posted Sep 14, 2006, 14:07
We just posted a picture gallery of the event. Check it here. Pictures will be added as soon as we receive them.
preliminary program updated
posted Aug 30, 2006, 09:34
The preliminary program of the conference has been updated.
posted Aug 24, 2006, 13:06
All posters of registered participants are accepted. The maximum size of the posters is 120 cm X 114 cm. Boards and pins will be provided.
posted Aug 22, 2006, 08:54
You can now find the detailed preliminary program of the conference on the Program page.
Cancellations - Refund money
posted Aug 12, 2006, 13:32
Given that the hotel rooms are now reserved, the administration of the conference will give to participants who cancel their attendance: - 80% refund from August 14 up to August 24; - 50% refund from August 25 up to September 5; - no refund from September 6. Thank you for your understanding.previous news
Aims of the conference
The aim of this conference is to provide a multidisciplinary and integrative platform on the cellular and molecular basis of regeneration and tissue repair. The ability of an adult organism to undergo regeneration and functional repair is present in all multicellular phyla. Planaria and hydra can regenerate entire organisms from small tissue fragments or cellular aggregates. Urodele amphibians regenerate limbs, jaws, and tails including the spinal cord, zebrafish regenerates fins and can repair damaged cardiac tissues. However, many other species, especially higher vertebrates do not respond to injury or tissue removal by re-growing missing body parts. Why is the regeneration phenomenon lost in these animals and could it be, at least to some extent, induced in the future?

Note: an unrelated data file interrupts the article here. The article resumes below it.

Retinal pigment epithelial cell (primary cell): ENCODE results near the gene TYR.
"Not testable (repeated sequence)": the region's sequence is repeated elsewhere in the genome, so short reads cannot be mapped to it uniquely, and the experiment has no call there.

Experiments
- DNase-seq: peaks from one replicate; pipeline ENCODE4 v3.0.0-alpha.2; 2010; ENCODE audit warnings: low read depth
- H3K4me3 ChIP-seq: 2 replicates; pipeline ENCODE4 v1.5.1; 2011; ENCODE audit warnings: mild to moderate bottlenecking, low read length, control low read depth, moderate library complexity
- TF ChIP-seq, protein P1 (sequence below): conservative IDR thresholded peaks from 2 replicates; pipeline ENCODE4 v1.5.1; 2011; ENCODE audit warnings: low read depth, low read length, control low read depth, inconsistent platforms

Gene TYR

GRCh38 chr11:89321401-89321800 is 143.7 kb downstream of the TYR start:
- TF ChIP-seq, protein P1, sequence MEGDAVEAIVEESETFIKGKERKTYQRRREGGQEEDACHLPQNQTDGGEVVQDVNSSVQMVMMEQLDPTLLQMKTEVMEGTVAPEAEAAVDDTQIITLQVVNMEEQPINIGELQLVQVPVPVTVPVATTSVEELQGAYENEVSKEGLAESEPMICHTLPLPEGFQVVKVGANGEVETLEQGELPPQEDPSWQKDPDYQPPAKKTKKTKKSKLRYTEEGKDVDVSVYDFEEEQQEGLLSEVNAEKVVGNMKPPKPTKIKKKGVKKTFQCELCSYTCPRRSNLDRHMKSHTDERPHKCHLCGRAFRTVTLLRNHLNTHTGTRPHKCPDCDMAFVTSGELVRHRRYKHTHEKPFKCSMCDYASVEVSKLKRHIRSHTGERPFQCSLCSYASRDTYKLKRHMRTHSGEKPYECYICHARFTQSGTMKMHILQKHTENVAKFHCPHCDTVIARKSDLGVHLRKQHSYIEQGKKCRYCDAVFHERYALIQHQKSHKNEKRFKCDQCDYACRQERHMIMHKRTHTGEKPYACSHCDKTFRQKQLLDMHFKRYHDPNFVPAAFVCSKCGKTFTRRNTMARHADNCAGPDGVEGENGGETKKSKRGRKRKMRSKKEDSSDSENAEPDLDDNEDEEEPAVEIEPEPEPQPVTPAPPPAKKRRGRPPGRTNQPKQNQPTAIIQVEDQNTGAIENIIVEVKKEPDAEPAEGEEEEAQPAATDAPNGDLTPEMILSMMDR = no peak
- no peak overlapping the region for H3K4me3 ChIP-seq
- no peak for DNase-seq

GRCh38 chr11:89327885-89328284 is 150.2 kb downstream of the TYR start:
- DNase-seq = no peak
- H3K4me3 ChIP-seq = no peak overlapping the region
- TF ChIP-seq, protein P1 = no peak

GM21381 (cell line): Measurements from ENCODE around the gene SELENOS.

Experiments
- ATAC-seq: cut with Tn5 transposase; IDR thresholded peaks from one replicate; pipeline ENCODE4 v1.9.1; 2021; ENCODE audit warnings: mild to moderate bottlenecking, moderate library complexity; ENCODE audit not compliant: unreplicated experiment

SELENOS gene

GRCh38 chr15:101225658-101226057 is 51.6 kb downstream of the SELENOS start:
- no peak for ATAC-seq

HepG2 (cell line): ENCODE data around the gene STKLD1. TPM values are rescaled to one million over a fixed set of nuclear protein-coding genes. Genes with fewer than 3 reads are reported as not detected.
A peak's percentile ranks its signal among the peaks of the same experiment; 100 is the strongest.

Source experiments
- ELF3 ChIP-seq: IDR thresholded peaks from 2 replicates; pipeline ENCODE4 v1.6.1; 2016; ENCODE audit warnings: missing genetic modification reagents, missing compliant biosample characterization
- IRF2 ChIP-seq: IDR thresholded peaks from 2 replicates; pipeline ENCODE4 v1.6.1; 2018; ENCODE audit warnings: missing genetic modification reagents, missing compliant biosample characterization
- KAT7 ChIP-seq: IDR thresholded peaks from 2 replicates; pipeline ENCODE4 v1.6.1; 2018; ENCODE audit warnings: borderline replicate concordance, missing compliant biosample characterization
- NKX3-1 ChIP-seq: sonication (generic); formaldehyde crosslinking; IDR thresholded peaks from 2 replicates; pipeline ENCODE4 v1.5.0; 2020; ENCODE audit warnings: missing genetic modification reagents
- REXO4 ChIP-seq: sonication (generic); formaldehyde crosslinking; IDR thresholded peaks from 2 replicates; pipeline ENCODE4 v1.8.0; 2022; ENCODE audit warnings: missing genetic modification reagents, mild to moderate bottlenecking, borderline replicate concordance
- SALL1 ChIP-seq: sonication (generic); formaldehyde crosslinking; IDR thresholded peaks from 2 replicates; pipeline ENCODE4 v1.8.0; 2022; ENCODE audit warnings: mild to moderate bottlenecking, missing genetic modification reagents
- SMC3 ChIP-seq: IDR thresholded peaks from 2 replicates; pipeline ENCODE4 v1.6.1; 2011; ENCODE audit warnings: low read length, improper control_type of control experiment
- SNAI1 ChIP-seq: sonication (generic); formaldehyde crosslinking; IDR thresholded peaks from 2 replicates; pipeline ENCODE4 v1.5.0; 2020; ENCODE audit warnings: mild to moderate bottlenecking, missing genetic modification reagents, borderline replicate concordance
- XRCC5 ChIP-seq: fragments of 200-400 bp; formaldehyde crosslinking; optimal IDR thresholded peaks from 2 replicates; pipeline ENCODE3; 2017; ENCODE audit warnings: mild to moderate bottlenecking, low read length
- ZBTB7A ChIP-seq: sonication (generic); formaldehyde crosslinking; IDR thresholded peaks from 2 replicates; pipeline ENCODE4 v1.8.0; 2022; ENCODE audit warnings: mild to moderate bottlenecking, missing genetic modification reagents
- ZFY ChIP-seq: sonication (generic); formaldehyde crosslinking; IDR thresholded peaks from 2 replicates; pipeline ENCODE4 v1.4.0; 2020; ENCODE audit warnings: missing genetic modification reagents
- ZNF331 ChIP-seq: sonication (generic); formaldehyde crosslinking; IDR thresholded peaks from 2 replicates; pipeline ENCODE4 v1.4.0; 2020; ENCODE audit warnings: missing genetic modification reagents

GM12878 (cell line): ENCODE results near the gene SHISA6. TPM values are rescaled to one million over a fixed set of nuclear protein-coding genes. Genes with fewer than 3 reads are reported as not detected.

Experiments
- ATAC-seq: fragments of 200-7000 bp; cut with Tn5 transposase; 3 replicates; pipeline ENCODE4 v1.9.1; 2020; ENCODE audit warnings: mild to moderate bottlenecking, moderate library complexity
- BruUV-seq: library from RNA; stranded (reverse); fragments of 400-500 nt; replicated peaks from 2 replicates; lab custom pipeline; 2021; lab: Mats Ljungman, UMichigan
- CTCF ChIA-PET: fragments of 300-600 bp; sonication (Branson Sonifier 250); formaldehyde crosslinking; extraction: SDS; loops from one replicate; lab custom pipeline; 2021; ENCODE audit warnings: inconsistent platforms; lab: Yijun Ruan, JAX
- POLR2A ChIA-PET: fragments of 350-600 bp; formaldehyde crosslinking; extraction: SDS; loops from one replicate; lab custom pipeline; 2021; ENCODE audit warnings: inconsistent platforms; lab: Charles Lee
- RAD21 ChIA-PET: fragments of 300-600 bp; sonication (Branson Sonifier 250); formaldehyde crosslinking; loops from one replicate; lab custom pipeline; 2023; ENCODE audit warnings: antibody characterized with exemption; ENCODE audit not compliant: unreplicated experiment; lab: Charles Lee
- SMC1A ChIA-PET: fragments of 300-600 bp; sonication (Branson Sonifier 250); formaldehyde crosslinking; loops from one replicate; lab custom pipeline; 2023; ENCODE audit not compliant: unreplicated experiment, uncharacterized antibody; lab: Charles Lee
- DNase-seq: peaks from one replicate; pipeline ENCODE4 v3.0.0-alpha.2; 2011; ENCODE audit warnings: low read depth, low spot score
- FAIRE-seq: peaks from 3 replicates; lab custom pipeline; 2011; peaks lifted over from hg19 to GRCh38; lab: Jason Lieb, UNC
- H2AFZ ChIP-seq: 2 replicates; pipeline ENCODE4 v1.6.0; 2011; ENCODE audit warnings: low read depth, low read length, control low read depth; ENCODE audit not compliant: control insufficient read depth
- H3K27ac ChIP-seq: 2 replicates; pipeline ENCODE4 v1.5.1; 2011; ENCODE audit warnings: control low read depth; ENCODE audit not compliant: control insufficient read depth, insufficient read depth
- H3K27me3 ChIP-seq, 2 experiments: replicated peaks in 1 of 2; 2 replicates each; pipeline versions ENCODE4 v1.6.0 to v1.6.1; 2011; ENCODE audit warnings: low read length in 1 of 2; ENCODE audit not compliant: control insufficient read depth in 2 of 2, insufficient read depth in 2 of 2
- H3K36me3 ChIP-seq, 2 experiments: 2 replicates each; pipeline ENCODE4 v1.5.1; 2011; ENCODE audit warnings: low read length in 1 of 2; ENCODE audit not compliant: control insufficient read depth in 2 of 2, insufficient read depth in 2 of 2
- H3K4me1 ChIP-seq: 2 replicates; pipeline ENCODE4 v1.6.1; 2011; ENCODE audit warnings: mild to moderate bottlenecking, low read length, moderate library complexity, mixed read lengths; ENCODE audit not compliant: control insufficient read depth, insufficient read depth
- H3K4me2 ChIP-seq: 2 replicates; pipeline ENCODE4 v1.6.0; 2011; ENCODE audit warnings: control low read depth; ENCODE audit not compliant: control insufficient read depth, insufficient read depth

Recent advances in the dissection of the regeneration processes have brought up molecular cues that allow comparisons between epimorphic and morphallactic regeneration. In addition, those molecular cues can be analyzed in the context of tissue repair in organisms traditionally considered as non-regenerating. Despite the apparent differences between various species, reserve cells have been identified in all organisms, and differentiated tissues like liver and muscle can to a certain degree be replaced de novo also in adult mammals. Progenitor cells for tissue repair and regeneration arise either by the activation of a reserve cell population or by local reversal of differentiation in cells close to the site of injury as exemplified in urodele amphibians. Nevertheless, little is known about the way cells maintain or reprogram their identity, how progenitor cells can be reactivated after injury, what are the factors and events that influence their choice of fate. These questions are critical issues to regeneration and cell plasticity.
By bringing together researchers representing various fields and model systems, this conference should help interlink the mechanisms of wounding response, subsequent generation of relevant precursor population, and morphogenesis to rebuild missing structures. Poster sessions are planned and time will be allotted to selected short oral contributions.